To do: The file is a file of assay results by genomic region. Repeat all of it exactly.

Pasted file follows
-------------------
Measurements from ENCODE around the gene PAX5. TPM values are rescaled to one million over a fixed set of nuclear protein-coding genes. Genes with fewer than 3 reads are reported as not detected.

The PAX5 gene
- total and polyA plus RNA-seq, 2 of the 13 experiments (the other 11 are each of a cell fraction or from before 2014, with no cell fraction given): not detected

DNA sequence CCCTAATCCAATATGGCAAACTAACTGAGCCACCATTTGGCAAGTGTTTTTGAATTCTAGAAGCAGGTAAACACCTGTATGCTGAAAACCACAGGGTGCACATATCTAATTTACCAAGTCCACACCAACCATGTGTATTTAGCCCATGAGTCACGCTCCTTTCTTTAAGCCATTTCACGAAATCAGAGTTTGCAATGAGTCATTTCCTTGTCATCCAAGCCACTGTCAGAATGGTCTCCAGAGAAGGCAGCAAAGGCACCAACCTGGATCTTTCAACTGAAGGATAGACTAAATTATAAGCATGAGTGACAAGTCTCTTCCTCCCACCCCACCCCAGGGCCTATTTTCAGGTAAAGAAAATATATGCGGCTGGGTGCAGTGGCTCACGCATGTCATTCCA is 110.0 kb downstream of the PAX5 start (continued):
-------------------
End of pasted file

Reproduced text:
Measurements from ENCODE around the gene PAX5. TPM values are rescaled to one million over a fixed set of nuclear protein-coding genes. Genes with fewer than 3 reads are reported as not detected.

The PAX5 gene
- total and polyA plus RNA-seq, 2 of the 13 experiments (the other 11 are each of a cell fraction or from before 2014, with no cell fraction given): not detected

DNA sequence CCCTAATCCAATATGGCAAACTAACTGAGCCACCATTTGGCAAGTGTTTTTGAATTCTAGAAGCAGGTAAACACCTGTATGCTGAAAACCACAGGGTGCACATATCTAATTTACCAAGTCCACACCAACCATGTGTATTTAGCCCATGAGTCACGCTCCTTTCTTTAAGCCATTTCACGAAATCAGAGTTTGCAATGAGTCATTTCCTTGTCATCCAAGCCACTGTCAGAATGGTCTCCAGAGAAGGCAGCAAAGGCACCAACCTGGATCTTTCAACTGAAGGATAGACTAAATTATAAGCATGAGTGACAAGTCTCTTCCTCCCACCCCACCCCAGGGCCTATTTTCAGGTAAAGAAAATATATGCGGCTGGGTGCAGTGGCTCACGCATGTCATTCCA is 110.0 kb downstream of the PAX5 start (continued):